Related to these technologies is industrial organizational (I/O) psychology, a branch of psychology that applies psychological axioms to whole organizations. It makes sense: the same things that make a healthy person, like physical and mental well being, make for a healthy workplace. But, since I/O psychology in the end focuses on the bottom line, it tends to be practical-minded. Instead of resolving sibling rivalries, the I/O psychologist will pair an employee with the job that best fits their communication skills, attention to detail, leadership skills, etc. The principle behind talent management software is the same: pairing the best individuals with the job. The difference between the software and I/O psychologists is that the software is fine-tuned with data – pairing, in the Xerox case, “dependable call center employee” with “creativity” without any a priori notions about what defines a dependable call center employee.
With the unemployment rate the way it is, the software’s efficiency is no doubt loathsome to the vast majority who don’t pass the test. Employers, being human (at least for now), are hostage to human biases. Confidence, thinking on your feet, an easy smile and firm handshake are all admirable qualities on the surface. But hiring based on gut feelings about a person someone has just met doesn’t always work. In fact, experts argue that intuition has proven a poor hiring tool. Compared to the software, conventional hiring methods result in a markedly varied group of hires and aren’t very good at predicting which applicants will become quality, longterm employees. To believe this, we need only look at the large number of studies that show an applicant’s perceived qualifications are powerfully affected whether or not their name is John or Jane.
At the same time companies are touting the hard logic of talent management software, disgruntled non-hires are calling a very human foul: bias. In one case, a woman who is speech and hearing impaired, faced this question: “Describe the hardest time you’ve had understanding what someone was talking about.” Scoring 40 percent overall, the software concluded she was less likely than other applicants to “listen carefully, understand and remember.” The software also suggested that her interviewer be attentive to “correct language” and “clear enunciation.” The woman has filed a complaint with the Equal Employment Opportunity Commission alleging she was discriminated against due to her disability.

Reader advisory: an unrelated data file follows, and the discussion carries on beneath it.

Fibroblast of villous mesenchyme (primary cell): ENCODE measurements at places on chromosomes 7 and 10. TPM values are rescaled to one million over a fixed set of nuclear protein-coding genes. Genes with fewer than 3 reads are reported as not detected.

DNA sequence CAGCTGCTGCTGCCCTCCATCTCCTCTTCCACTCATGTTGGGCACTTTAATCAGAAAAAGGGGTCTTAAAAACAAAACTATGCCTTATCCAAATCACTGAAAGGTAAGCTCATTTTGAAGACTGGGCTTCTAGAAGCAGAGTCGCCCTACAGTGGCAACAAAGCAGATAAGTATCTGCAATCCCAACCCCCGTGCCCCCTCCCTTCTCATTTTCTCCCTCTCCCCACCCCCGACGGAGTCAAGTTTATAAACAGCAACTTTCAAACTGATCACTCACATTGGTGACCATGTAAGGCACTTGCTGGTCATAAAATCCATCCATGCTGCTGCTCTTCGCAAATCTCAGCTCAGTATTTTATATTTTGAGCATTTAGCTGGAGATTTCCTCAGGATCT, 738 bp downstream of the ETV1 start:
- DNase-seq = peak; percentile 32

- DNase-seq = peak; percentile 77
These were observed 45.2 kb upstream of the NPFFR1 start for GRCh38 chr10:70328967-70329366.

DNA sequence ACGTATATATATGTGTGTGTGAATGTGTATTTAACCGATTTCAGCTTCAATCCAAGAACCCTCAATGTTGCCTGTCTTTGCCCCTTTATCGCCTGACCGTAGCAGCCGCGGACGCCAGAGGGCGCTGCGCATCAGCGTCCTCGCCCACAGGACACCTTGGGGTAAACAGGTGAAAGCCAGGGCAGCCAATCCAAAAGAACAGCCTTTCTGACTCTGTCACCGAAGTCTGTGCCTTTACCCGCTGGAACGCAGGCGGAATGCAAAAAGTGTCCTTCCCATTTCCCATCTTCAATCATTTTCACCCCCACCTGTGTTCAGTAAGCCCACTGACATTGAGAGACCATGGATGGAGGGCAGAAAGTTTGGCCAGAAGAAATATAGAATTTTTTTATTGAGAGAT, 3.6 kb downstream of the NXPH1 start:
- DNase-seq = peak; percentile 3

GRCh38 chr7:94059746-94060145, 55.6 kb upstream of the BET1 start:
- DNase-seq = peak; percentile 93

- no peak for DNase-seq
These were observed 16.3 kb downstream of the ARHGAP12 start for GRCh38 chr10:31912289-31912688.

There’s an inherent risk in using large data sets to select for the ‘ideal applicant.’ At some point it can begin, inadvertently, to select against protected groups, people with certain characteristics that employers cannot, by law, consider when hiring. Some of the most visible of these characteristics are age, gender, pregnancy, race and color. The above example is a case where the software unknowingly considered the applicant’s disability – and counted it against her. And while she took her complaint to the EEOC, many people do not, largely because they never see their assessment scores. In 2011 the EEOC received a total of almost 100,000 complaints. Of these, only 164 were related to talent management software.
From farm to factory to food-making, robots are increasingly working alongside us or replacing us altogether. Standardizing job applicant evaluations seems only too obvious, especially since companies will do whatever they can to trim the fat, to increase productivity and profits. But as with any new technology, there’s going to be some growing pains as talent management software use increases. Employers will have to be watchful for any unintended consequences of applying an algorithm to the future health of their company, and the repercussions of passing human bias onto unwitting software. Maybe they'll come up with another program for that too.